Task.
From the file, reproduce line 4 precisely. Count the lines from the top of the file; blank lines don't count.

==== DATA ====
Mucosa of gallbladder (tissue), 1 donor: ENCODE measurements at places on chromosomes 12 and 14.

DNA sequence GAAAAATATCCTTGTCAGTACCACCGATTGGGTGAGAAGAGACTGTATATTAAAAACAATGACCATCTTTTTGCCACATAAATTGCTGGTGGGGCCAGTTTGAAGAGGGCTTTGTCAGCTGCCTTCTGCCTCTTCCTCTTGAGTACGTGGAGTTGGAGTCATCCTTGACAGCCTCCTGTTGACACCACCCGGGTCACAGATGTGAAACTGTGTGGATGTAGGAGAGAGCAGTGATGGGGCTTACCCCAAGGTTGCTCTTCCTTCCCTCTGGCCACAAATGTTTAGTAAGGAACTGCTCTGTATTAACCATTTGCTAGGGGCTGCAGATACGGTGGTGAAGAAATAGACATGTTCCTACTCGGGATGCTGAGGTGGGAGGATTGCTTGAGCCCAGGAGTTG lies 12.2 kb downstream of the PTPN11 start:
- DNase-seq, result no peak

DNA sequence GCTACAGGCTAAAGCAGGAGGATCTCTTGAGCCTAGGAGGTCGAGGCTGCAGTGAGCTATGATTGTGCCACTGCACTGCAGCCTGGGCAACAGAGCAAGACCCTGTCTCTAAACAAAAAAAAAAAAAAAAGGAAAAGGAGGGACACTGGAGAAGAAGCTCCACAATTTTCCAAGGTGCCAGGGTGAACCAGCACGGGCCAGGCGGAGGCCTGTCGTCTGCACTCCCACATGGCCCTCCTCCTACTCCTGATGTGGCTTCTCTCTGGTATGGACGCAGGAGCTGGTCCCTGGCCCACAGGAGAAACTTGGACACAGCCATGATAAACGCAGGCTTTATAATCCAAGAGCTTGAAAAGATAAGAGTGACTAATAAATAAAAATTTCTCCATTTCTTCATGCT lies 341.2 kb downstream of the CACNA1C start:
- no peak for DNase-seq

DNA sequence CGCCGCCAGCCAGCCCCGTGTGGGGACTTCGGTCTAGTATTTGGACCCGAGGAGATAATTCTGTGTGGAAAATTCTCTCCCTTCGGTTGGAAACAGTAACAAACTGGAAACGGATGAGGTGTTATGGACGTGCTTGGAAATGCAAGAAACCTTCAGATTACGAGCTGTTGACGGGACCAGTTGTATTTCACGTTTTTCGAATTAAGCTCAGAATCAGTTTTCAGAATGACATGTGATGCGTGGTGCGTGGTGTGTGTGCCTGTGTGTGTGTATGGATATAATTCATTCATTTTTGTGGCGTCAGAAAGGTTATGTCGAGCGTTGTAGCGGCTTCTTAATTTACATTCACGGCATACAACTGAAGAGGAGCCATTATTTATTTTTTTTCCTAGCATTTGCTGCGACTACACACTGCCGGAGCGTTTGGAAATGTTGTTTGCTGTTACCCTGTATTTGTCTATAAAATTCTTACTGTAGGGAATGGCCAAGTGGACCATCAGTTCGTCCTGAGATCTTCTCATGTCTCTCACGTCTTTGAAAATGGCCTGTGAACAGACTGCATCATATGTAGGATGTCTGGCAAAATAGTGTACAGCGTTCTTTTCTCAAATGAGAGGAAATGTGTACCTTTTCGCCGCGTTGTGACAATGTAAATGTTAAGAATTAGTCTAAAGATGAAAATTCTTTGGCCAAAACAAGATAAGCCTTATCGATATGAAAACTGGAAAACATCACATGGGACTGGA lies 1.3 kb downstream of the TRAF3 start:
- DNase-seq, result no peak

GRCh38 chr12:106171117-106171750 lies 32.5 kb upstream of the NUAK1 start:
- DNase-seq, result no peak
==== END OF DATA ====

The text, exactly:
DNA sequence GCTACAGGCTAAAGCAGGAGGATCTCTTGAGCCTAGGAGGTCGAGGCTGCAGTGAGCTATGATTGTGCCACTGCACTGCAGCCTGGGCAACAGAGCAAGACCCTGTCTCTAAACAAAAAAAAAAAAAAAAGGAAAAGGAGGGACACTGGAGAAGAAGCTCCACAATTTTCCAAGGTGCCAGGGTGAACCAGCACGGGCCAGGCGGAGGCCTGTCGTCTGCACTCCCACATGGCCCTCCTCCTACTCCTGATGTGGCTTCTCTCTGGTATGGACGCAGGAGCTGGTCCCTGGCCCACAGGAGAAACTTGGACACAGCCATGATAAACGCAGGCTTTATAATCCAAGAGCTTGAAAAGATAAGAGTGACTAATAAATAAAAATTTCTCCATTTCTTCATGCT lies 341.2 kb downstream of the CACNA1C start: